When I was 12, I was a gregarious nutcase - strung out from 12 moves (the parents didn't like to settle too long) in a few countries - one of those kids who is outgoing by nature and necessity. But I was tired. And anxious. I went to a private school in TO. It was a rough assimilation but eventually I fit in. It was a place for smart girls who cared about being smart and worked their asses off. Especially me because that was the only way I could stay afloat. Which only made me more tired.
Of course, my parents thought I was a genius! :-) My sister was the willowy, attractive high-achiever in the arts. She had difficulty taking tests, while I loved them. (I still love a good test. I get off on that sparky feeling that only comes from being tested and succeeding. I never know how I'm going to save myself but I seem to find a way, which thrills me and reinforces my awareness of resiliency...) But I was not good with failure.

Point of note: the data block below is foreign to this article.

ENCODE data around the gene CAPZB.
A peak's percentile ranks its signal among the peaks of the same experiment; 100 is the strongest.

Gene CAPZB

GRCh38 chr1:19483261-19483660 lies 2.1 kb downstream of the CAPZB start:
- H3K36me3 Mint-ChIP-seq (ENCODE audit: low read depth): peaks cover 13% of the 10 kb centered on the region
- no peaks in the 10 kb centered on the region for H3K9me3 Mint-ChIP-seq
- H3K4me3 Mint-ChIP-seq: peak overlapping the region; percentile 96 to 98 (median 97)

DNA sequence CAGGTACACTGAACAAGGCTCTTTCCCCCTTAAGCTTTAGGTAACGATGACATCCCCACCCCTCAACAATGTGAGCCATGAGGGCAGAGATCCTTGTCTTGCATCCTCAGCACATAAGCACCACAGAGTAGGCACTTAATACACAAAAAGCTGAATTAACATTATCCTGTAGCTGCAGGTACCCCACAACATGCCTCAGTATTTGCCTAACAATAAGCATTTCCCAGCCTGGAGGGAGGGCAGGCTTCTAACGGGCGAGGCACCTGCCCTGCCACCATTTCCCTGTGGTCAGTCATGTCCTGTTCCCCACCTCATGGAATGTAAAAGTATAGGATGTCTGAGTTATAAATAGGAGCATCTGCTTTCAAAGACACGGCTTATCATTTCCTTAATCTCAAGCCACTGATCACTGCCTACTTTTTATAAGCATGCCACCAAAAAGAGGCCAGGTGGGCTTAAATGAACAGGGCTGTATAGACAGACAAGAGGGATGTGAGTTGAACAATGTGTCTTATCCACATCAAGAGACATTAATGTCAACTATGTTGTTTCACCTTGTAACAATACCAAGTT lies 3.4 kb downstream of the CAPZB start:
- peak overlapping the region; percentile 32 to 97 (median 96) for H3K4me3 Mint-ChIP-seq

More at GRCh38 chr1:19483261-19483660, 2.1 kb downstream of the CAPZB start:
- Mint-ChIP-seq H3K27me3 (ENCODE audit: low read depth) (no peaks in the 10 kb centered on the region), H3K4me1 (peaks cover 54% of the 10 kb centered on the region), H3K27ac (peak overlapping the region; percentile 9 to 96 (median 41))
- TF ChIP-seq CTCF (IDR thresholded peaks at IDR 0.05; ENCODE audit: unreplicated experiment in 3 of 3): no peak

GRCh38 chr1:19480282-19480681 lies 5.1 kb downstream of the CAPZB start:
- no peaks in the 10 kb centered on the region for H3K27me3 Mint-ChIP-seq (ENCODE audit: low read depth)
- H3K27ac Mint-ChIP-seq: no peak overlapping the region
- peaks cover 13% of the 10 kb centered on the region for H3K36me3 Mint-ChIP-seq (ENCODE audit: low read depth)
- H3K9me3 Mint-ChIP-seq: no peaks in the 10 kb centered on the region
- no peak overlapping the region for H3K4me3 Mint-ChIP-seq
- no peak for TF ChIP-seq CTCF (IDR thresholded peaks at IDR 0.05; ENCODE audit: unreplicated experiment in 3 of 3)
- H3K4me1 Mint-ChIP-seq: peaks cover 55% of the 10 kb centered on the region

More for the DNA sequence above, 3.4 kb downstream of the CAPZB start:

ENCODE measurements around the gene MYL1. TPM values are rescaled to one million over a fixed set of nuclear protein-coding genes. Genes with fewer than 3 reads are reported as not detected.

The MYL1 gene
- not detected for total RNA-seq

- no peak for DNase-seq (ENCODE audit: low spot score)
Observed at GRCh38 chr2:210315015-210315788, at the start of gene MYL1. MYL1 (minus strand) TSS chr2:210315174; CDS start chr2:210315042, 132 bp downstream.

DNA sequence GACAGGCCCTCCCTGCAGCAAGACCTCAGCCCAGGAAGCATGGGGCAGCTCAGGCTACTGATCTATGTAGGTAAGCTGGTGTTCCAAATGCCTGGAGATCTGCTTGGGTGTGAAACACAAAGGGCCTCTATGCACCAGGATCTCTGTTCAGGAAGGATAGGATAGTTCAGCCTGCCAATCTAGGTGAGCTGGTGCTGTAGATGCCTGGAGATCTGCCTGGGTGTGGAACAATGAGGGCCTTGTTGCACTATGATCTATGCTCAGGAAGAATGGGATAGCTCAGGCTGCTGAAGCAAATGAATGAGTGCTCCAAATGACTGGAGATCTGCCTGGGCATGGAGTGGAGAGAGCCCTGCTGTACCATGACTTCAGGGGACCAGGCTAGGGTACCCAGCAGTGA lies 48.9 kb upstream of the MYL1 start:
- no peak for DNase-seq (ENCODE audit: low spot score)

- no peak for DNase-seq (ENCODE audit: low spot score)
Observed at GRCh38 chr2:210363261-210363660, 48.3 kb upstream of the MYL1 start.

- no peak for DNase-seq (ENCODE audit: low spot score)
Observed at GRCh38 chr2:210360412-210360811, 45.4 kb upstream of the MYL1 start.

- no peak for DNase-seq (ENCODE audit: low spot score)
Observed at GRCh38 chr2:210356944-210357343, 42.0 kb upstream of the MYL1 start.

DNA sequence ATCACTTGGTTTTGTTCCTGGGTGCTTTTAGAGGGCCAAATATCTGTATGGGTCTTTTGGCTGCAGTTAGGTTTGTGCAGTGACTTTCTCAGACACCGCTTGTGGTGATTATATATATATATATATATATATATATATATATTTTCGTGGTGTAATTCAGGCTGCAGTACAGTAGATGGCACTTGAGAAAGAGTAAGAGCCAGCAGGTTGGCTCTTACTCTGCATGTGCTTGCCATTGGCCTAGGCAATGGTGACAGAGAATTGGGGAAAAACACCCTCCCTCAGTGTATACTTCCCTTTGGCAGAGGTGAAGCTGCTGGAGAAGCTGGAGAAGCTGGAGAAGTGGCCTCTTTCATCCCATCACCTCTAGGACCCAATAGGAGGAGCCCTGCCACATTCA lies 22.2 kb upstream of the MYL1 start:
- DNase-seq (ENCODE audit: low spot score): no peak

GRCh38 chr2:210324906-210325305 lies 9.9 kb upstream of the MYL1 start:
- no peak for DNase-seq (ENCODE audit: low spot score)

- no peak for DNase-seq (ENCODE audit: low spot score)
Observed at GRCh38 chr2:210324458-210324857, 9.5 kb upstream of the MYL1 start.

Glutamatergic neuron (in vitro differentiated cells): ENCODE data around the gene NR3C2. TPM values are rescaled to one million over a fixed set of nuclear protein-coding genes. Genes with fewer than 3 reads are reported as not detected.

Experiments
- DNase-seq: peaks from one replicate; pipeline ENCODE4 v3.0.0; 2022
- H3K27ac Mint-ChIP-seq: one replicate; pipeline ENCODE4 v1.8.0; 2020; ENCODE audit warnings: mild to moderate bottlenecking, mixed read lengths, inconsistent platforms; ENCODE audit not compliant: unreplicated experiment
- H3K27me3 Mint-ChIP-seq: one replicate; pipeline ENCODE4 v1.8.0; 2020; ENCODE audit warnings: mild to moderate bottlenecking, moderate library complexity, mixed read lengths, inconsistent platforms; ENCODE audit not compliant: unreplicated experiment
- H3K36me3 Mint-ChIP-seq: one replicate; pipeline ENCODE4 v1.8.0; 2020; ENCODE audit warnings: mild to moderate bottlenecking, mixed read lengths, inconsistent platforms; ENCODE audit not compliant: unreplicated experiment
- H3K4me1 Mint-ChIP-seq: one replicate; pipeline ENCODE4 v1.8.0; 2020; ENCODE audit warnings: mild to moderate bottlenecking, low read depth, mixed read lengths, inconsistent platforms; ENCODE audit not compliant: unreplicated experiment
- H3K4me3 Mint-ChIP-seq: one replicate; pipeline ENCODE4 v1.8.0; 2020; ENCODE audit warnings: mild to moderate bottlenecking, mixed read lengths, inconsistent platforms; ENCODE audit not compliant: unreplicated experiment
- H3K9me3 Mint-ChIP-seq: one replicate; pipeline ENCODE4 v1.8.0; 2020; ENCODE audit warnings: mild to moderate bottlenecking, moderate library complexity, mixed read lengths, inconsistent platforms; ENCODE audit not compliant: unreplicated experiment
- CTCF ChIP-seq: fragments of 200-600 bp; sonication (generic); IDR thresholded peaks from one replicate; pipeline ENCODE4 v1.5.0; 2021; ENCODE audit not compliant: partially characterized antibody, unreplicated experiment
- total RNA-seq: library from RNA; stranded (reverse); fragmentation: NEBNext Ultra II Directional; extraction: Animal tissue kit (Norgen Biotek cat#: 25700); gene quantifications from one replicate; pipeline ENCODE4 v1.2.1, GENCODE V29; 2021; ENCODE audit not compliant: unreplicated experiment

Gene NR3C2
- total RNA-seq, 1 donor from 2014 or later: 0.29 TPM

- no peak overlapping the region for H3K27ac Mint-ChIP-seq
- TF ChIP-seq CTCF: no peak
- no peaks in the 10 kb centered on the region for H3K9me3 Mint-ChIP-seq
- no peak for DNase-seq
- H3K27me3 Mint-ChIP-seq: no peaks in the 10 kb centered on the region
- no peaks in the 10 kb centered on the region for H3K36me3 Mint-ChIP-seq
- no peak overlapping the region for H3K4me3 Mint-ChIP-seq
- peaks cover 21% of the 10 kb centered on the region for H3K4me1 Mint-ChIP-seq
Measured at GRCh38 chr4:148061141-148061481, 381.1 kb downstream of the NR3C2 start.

So afeared was I of fucking up, let's just say it really took a toll. I was a creative child, a creative adolescent. I wanted to write (I know, I've mentioned this before in other posts...); I was afraid to write. Eventually I lost the urge to write. People would ask me why I'd stopped. "You were so talented" (my mother would say). I stopped because I'd never started. Burbling creativity was a touchstone for my (far more insistent) urge to repress.
Per usual, I have no idea how I've managed to natter on so incessantly when this post was not supposed to be about me.
It's supposed to be about a terrific 12-year old blogger I discovered a couple of months ago. Her name is Tavi and her blog is wryly entitled "Style Rookie". This girl is adorable, irrepressible and (from the looks of it) wise beyond her years. She manages to write entirely age-appropriately but with a sassy undertone that belies her age. She takes great photos of herself. Photos that reinforce my belief that style isn't learned. Or, at least, if it is - it's learned very, very young. And she's a veritable marketing machine. Can't tell you how this girl delights me. Such spirit, such exuberance, such confidence!
The amateur forecaster in me suggests you keep your eye on this one, because - take it from someone who's been reading vogue lo these 25 years - the future of fashion rests on the broadening shoulders of girls like her. Let's support them, shall we? Encourage them to strive. Offer up our experience as ballast. In failure and success, they're going to shape the world... Just like we do now. One post at a time.